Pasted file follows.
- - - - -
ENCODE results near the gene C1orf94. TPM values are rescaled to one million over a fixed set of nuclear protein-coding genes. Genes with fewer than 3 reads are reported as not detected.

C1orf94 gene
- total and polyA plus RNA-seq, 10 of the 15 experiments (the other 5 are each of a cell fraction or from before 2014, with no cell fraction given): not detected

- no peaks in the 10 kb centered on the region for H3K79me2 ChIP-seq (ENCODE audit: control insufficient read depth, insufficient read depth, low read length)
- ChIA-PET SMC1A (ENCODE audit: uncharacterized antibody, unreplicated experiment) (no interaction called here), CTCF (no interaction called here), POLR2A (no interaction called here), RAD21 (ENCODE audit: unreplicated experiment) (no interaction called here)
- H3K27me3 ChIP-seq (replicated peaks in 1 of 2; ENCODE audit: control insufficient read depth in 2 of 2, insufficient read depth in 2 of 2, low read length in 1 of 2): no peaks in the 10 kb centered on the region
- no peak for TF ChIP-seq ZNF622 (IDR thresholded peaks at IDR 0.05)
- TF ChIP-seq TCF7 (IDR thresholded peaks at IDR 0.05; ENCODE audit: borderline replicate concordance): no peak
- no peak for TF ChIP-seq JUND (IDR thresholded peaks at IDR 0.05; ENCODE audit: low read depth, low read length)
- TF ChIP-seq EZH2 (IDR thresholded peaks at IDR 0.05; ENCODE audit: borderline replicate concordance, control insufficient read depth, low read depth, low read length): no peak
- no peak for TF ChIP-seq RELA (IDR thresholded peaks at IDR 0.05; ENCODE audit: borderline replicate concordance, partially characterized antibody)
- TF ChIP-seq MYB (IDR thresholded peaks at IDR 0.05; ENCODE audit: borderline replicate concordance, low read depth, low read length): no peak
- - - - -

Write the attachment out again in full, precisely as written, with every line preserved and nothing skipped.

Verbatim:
ENCODE results near the gene C1orf94. TPM values are rescaled to one million over a fixed set of nuclear protein-coding genes. Genes with fewer than 3 reads are reported as not detected.

C1orf94 gene
- total and polyA plus RNA-seq, 10 of the 15 experiments (the other 5 are each of a cell fraction or from before 2014, with no cell fraction given): not detected

- no peaks in the 10 kb centered on the region for H3K79me2 ChIP-seq (ENCODE audit: control insufficient read depth, insufficient read depth, low read length)
- ChIA-PET SMC1A (ENCODE audit: uncharacterized antibody, unreplicated experiment) (no interaction called here), CTCF (no interaction called here), POLR2A (no interaction called here), RAD21 (ENCODE audit: unreplicated experiment) (no interaction called here)
- H3K27me3 ChIP-seq (replicated peaks in 1 of 2; ENCODE audit: control insufficient read depth in 2 of 2, insufficient read depth in 2 of 2, low read length in 1 of 2): no peaks in the 10 kb centered on the region
- no peak for TF ChIP-seq ZNF622 (IDR thresholded peaks at IDR 0.05)
- TF ChIP-seq TCF7 (IDR thresholded peaks at IDR 0.05; ENCODE audit: borderline replicate concordance): no peak
- no peak for TF ChIP-seq JUND (IDR thresholded peaks at IDR 0.05; ENCODE audit: low read depth, low read length)
- TF ChIP-seq EZH2 (IDR thresholded peaks at IDR 0.05; ENCODE audit: borderline replicate concordance, control insufficient read depth, low read depth, low read length): no peak
- no peak for TF ChIP-seq RELA (IDR thresholded peaks at IDR 0.05; ENCODE audit: borderline replicate concordance, partially characterized antibody)
- TF ChIP-seq MYB (IDR thresholded peaks at IDR 0.05; ENCODE audit: borderline replicate concordance, low read depth, low read length): no peak